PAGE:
Greener Electronics

Every year, hundreds of thousands of old computers and mobile phones are dumped in landfills or burned in smelters. Thousands more are exported, often illegally, from the Europe, US, Japan and other industrialised countries, to Asia. There, workers at scrap yards, some of whom are children, are exposed to a cocktail of toxic chemicals and poisons.

A Chinese child sits amongst a pile of wires and e-waste. Children can often be found dismantling e-waste containing many hazardous chemicals known to be potentially very damaging to children's health.

The rate at which these mountains of obsolete electronic products are growing will reach crisis proportions unless electronics corporations that profit from making and selling these devices face up to their responsibilities. It is possible to make clean, durable products that can be upgraded, recycled, or disposed of safely and don't end up as hazardous waste in someone's backyard.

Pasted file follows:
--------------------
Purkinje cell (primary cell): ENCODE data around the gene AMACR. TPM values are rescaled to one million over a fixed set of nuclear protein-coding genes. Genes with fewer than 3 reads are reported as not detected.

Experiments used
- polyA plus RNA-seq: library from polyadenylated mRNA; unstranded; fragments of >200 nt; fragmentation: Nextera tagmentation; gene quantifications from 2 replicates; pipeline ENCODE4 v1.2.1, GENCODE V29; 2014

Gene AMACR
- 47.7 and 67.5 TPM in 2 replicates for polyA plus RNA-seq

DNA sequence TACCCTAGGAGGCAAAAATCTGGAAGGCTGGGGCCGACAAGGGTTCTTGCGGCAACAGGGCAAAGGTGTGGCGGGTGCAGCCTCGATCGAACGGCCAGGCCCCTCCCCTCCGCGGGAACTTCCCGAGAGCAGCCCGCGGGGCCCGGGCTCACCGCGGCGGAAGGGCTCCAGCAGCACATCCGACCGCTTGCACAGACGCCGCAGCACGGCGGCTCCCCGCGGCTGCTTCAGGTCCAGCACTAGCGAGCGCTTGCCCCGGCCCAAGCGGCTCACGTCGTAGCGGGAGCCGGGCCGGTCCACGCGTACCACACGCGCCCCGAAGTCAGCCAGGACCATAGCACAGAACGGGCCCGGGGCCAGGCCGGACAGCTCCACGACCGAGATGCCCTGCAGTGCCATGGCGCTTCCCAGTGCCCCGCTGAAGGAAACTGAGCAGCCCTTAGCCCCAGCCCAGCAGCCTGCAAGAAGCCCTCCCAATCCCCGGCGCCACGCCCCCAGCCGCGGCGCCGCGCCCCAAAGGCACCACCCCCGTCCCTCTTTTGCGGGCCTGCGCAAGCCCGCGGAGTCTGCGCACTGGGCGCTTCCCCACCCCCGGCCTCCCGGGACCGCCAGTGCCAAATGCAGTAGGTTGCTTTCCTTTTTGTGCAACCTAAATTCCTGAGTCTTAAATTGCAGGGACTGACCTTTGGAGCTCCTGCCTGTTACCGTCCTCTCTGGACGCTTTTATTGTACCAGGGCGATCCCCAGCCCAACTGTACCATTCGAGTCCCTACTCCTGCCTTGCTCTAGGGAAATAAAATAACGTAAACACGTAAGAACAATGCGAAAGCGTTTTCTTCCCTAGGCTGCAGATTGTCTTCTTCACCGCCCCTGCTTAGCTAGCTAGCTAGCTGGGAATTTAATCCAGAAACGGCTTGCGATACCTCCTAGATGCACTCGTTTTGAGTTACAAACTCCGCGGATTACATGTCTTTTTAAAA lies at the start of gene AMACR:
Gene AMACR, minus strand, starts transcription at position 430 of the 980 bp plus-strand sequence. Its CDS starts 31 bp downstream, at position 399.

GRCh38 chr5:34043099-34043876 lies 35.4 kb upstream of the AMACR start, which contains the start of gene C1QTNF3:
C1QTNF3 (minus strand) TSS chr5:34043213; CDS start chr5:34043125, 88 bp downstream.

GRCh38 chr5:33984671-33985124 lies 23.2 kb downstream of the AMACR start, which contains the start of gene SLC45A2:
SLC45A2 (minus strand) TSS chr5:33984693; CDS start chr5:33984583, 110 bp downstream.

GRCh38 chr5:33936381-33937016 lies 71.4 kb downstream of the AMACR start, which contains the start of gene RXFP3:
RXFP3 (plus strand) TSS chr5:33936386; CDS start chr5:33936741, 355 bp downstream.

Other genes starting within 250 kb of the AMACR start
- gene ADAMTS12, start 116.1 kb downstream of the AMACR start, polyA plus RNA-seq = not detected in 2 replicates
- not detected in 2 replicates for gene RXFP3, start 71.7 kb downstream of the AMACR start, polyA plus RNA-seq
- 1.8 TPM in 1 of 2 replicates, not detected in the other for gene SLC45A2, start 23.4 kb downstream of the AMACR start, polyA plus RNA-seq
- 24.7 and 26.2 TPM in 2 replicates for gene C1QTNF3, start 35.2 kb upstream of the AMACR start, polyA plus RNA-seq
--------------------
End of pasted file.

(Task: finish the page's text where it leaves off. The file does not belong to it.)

Discover more about e-waste, what happens after it is thrown away, which companies are top and bottom of the toxic product class and the solutions to the problem.

The latest updates

 

Greenpeace - New Improved Ranking criteria explained

Publication | June 26, 2008 at 23:12

From the eighth edition of its Guide to Greener Electronics, Greenpeace will score electronics brands on tightened sets of chemicals and electronic waste (e-waste) criteria (both of which include new criteria), and on new energy criteria. The...

Tasty news from Apple!

Feature story | May 2, 2007 at 21:57

We are cheering! Steve Jobs has decided to bring us closer to the greener apple that Mac users all over the world have been asking for.

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